caffeine in order to stay awake while boning for an examination. Now 
she won't touch coffee. 


Music Education Clionian 

College: College Orchestra, 2, 3; Girls' Band, 2, 3; Student-Faculty Council, 1; 
Y. W. C. A., 1, 3; May Day, 1, 2; Hockey, 1; L. W. R., 1, 2, 3. Class: Sec, 3. 

Dorothy is a member of the newly formed string trio which has played 
with such remarkable success. She is not given to ostentation or bombast — 
a fact which might go to prove her right to use them. She is sensitive to 
beauty wherever it is found, and skilful in its transmutation into music. 

i 63 y 

Class of 


Music Education 

Lebanon, Pa, 


College: Girls' Band, 1, 2, 3; Symphony, 1, 2, 3; College Orchestra, 1, 2, 3; Chorus, 
1, 2, 3; May Day, 1, 2, 3. 

There are some persons who are so forgetful of self-assertiveness that 
they are in constant danger of being entirely neglected by this casual and 
hurrying world. Of their number, Kathryn is one, and since she has not 
seen fit to do so herself, we hereby bring to the attention of who may care to 
read that she is worthy of notice. 


Music Education Kalo^etean 

College: Symphony, 1, 2, 3; Chorus, 1, 2, 3; Glee Club, 2, 3; College Orchestra, 
1, 2, 3; May Day, 2, 3- Class: "The Women Have Their Way," Musical Director, 3; 
Quittapaiilla, 3. Society: Minstrels, 1,2; Anniversary, Favor and Dance Committee, 3. 

George is a capable and sincere chap whose sense of responsibility insures 
not only that he will accomplish anything he must accomplish, but that 
anyone who in any way feels responsible to him, will do likewise. 


Public School Music Clionian 

College: Symphony, 1, 2, 3; Girls' Band, 2, 3; College Orchestra, 1, 2, 3; String 
Trio, 1, 2, 3; String Quartet, 1, 2, 3, Y. W. C. A., 1; May Day, 1, 2; L. W. R., 1, 2, 3; 
Chorus, 1, 2, 3. 

Wordsworth once said of the "sounding cataract" that it "haunted him 
like a passion." How, then, would he have described those wafted melodies 
which seem to drift like delicate clouds of spray from bow and strings pressed 
by this most unusual young woman's sensitive fingers? 



G. FRANKLIN ZERBE Valleyview, Pa. 

Biology Kalozetean 

College: German Club, 3. Class: Pres., 3; "The Women Have Their Way," 3; 
Tug-of-War, 1, 2; Numeral Fight, 1, 2. Society: Rec. Sec, 3- 

Once accused of having no sense of humor, Zerbe said, "Poo? I don't 
have time to laugh." This statement surely has the air of truth, for no 
one expends more energy more untiringly than Grover Franklin in the pur- 
suit of that elusive coquette, Learning. 

E.JOHN ZETTLEMOYER W. Philadelphia, Pa. 

Music — Violin Kalozetean 

College: Quartet, 3; Trio, 2; Symphony, 3; Glee Club, 1; College Orchestra, 3;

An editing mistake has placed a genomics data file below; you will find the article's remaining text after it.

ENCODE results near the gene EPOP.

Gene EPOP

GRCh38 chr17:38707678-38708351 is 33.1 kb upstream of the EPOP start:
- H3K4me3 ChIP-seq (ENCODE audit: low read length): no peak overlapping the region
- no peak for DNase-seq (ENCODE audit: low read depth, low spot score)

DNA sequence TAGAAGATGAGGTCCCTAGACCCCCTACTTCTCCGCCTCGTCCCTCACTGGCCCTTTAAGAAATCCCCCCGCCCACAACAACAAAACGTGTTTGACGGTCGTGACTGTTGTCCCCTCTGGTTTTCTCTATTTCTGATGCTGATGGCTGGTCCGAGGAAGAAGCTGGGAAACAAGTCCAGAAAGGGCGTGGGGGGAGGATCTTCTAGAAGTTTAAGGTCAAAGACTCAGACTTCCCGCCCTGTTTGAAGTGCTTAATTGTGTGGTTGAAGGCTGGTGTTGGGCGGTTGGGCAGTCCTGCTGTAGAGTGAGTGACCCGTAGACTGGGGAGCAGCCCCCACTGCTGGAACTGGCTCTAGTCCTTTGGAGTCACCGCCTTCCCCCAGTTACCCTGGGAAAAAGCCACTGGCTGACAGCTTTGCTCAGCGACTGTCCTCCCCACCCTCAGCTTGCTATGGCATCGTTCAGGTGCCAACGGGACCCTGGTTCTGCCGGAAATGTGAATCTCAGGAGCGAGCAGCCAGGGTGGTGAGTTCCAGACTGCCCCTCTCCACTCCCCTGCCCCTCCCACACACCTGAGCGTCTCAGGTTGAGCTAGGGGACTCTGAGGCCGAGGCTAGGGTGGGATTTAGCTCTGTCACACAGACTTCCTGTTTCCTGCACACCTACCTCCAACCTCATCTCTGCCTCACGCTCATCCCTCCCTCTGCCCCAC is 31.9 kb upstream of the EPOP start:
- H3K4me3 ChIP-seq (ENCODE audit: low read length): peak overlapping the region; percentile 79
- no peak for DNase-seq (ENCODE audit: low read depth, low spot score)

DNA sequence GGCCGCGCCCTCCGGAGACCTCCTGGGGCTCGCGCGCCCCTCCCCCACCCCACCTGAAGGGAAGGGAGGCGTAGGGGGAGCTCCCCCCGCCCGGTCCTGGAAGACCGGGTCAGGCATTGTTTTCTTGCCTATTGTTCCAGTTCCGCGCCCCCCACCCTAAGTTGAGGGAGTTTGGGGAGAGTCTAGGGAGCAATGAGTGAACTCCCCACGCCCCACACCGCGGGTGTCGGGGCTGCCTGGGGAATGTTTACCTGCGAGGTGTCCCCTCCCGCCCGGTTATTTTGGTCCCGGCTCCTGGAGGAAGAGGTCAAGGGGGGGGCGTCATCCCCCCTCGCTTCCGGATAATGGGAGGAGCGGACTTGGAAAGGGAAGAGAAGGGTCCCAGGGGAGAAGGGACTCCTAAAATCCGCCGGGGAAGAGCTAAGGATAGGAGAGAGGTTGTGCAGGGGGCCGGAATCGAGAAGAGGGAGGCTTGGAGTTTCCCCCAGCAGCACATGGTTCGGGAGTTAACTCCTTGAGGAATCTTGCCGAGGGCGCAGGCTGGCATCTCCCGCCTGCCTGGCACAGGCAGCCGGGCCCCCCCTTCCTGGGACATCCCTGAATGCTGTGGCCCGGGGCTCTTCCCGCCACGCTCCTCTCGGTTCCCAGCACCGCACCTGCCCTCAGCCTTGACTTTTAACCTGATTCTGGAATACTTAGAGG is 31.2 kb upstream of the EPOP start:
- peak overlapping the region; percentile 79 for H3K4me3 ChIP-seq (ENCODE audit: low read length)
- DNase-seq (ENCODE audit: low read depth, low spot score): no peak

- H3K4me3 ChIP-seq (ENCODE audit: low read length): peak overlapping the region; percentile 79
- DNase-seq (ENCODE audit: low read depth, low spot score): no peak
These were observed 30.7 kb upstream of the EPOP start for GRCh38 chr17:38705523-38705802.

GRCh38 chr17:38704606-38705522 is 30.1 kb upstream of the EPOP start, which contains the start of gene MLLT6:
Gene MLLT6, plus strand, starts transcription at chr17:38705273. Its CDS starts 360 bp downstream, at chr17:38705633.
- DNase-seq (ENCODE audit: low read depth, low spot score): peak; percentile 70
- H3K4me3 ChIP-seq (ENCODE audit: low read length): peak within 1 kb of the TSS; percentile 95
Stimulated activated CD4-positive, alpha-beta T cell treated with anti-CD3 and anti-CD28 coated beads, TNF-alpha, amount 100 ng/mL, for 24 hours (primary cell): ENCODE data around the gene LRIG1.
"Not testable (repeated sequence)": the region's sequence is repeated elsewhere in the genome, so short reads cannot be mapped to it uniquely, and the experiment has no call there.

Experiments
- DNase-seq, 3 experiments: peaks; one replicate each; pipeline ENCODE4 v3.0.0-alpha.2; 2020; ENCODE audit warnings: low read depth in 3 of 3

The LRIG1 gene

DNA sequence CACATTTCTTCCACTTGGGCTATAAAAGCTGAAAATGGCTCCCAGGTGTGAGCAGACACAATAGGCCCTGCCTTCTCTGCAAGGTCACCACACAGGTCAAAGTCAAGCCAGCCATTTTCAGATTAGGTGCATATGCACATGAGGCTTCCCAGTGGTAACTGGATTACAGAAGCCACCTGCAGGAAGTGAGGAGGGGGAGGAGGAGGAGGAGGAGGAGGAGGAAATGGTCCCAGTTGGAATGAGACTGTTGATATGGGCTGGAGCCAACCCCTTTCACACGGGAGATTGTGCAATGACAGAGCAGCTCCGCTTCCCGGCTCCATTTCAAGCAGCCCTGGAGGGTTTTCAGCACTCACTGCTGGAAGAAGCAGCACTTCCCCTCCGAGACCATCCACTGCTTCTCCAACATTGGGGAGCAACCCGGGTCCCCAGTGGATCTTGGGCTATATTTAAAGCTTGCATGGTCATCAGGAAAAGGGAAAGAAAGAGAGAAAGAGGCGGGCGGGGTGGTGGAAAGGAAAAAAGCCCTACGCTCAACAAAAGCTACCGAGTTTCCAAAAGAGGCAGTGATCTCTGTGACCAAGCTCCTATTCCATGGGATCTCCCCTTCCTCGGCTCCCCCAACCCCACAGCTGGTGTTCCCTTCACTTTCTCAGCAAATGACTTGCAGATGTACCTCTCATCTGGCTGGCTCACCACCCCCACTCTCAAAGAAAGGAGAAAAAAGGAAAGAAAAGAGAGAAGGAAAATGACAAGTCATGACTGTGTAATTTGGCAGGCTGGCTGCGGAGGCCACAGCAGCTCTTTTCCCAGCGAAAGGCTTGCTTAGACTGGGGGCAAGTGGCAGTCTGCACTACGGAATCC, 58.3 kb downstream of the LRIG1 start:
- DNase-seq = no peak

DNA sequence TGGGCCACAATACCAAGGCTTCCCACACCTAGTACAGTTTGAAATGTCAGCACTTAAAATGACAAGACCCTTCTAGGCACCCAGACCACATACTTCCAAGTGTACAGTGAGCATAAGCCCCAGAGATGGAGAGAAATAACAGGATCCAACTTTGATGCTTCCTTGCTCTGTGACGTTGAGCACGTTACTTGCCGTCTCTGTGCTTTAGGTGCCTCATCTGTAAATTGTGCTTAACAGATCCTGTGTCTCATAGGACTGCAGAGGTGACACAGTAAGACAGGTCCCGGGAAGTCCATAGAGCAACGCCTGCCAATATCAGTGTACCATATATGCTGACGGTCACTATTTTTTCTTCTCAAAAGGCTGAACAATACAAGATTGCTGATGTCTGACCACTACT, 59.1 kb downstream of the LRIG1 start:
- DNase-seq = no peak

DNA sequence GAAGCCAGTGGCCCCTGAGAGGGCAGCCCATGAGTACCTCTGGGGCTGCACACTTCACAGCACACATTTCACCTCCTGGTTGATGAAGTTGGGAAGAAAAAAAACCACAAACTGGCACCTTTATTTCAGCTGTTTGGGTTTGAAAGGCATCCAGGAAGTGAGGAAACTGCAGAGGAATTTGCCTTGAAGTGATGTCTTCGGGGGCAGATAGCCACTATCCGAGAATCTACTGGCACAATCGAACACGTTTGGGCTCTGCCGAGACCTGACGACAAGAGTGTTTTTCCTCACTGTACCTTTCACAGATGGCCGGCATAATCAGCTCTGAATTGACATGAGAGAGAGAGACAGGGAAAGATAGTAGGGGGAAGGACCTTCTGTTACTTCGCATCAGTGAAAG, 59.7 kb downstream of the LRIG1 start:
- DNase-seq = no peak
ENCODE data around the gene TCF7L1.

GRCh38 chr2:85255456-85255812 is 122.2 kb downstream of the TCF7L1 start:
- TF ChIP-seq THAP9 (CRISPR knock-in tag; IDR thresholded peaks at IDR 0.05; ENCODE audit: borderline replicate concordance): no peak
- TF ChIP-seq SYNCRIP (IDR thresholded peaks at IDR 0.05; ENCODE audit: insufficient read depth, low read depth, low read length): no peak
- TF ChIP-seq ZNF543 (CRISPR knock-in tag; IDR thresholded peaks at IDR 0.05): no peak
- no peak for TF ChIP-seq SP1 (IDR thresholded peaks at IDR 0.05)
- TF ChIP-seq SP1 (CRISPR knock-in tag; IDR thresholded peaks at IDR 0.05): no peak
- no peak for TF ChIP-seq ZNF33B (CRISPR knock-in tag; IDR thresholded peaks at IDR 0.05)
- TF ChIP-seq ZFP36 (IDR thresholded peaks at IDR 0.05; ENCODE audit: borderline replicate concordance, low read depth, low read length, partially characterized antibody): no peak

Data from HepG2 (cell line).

Chorus, 3. 

One of the finest musicians we know, John is not like so many of his 
kind — intelligent only where his own gifts are concerned. Therefore, he 
also has more sense of humor than most gifted people and can accordingly 
be more tolerant of those less talented. 

H. LILLIAN ZUBROFF Minersville, Pa. 

English Clionian 

College: Eclectic Club, 2, 3; Hockey Leader; Biology Club, 3; May Day, 1, 2. 
Class : Quittafahilla, 3- Society: Anniversary Committee. 

"Zubie's" chief claim to fame lies in her passion for music. Her spirit 
is freed and satisfied by an opera well sung, a symphony well played. With 
this great interest in addition to her lesser ones, "Zubie" will always be 
the happy, zestful person we know her to be. 


Class of 




President Philip H. Lester 

Vice-President El wood R. Brubaker 

Secretary Evelyn L. Miller 

Treasurer William L. Bender 


President John V. Moller 

Vice-President William Scherfel 

Secretary Aimee F. Witmer 

Treasurer William L. Bender 

i 66 > 


Albert, Mary Elizabeth 
Artz, Robert Raymond 
Aungst, Dean Moyer 
Barnhart, George Rees 
Beamesderfer, John Leroy 
Belmer, Charles Miller 
Bender, William Lloyd 
Black, Adele Louise 
Black, James Egbert 
Boran, Robert Paul 
Bowman, Barbara Beamer 
Bowman, Thomas Bear 
Brensinger, William Josiah 
Brubaker, Elwood Richard 
Callen, Matthew, Jr. 
Cook, Lucie Helen Irene 
Cotroneo, Mary Ann 
Deck, John Stanley 
Dinsmore, Robert Edward 
Eby, Jane Virginia 
Ehrhart, Carl Yarkers 
Evans, Anna Margaret 
Evans, Evelyn Rosser 
Fox, Thomas G., Jr. 
Galloppi, Carmelia Profeta 
Geesey, Claude Dennis 
Gollam, Lucille Margaret 
Grimm, Robert Shirey 
Heiland, Dwight Mast 
Heilman, Alfred Henry 
Hemperly, Cecil Willis 
Herman, August Carl 
Hershey, Ruth Evelyn 

Hoffman, Henry Franklin 
Horn, Paul Edward 
Huber, W. Frederick 
Katchmere, George Andrew 
Kauffman, Richard Dellinger 
Kleiser, Sterling Haaga 
Klopp, Orval Woodrow 
Kreider, Christine Evelyn 
Leisey, Lillian Mae 
Lenker, David Franklin 
Lenker, Jesse Sanford 
Lester, Philip Howard 
Lind, Anna May 
Lloyd, Ralph Roy 
Long, Dorothy Elizabeth 
Lopes, Lela Weaber 
Lynch, John Howard 
Maury, Gustav Thurwald 
Meyer, Jean Patricia 
Miller, Evelyn Loretta 
Miller, Herbert Levere 
Moller, John Vincent 
Moody, Richard Elwood 
Morrow, Paul Kenneth 
Munday, George Gerald 
Murain, Louis Leo 
Myers, Paul Erb 
Ness, John Herbert 
Norton, Ruth V. 
Oller, Lucille Grace 
Parks, Mary Rebecca 
Rice, Freeman Daniel 
Rider, Clayton Merle 

Rozman, Antony John 
Saylor, Louise 
Schaeffer, John Ambrose 
Scherfel, William 


Schock, Jeanne Elizabeth 
Schoen, Irwin Donald 
Sechrist, Warren Doyle 
Seiverling, Daniel Snayder 
Seylar, Evelyn Maye 
Shapiro, Stewart Bennet 
Smee, George Harry 
Smeyne, Azer Leon 
Sp angler, Robert Glenn 
Strayer, Robert Curvin 
Strohman, H. Herbert 
Sumner, Doyle Leonard 
Touchstone, Mary Alice 
Vavrous, Lillian Mae 
Walk, Christian Bitner, Jr. 
Weagley, Richard Pershing 
Weimer, Margaret Sellew 
Wert, Robert Browning 
White, Odell William 
Whitman, James Richard 
Wise, Esther Naomi 
Witmer, Aimee Frances 
Witmer, Bernice Elizabeth 
Yeagley, Harold George 
Yingst, John Allen 
Yocum, Martin Dale 


i 67 > 

Class 01 




President Arthur C. Jordan 

Vice-President Robert G. Hackman